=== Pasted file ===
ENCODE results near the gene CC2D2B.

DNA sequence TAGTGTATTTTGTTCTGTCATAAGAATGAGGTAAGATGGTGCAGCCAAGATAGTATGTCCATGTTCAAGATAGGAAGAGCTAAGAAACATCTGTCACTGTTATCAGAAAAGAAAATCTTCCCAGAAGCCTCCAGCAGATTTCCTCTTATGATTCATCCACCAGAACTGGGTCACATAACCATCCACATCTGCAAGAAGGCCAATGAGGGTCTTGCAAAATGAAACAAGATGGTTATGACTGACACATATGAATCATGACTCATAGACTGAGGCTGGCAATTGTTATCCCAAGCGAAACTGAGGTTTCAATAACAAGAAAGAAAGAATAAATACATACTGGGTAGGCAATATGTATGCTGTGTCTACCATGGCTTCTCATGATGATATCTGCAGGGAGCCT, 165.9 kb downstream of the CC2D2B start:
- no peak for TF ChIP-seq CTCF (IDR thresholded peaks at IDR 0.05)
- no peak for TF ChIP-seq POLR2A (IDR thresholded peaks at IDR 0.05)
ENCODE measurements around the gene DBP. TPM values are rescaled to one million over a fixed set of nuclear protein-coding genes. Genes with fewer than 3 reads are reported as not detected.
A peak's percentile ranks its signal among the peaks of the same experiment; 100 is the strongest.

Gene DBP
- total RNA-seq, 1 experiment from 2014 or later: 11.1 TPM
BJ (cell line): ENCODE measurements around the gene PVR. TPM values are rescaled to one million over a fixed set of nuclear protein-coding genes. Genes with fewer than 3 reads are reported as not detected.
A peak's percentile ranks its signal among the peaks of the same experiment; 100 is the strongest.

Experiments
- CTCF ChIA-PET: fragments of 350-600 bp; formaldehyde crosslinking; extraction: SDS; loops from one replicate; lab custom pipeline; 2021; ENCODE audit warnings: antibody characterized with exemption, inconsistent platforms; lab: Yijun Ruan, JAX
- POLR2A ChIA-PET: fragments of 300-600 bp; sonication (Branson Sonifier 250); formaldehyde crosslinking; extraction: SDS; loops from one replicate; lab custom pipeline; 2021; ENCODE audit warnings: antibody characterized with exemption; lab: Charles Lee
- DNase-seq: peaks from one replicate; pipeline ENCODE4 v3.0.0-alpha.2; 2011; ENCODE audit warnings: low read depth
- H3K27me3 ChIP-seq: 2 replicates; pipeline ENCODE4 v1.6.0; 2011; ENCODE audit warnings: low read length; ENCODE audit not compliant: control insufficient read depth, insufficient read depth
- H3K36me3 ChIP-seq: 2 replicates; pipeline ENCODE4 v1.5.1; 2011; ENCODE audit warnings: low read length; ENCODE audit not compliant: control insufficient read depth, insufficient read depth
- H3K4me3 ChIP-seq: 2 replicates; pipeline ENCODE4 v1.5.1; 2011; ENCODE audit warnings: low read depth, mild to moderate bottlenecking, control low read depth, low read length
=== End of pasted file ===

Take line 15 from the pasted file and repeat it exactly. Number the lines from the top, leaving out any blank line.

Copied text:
- H3K27me3 ChIP-seq: 2 replicates; pipeline ENCODE4 v1.6.0; 2011; ENCODE audit warnings: low read length; ENCODE audit not compliant: control insufficient read depth, insufficient read depth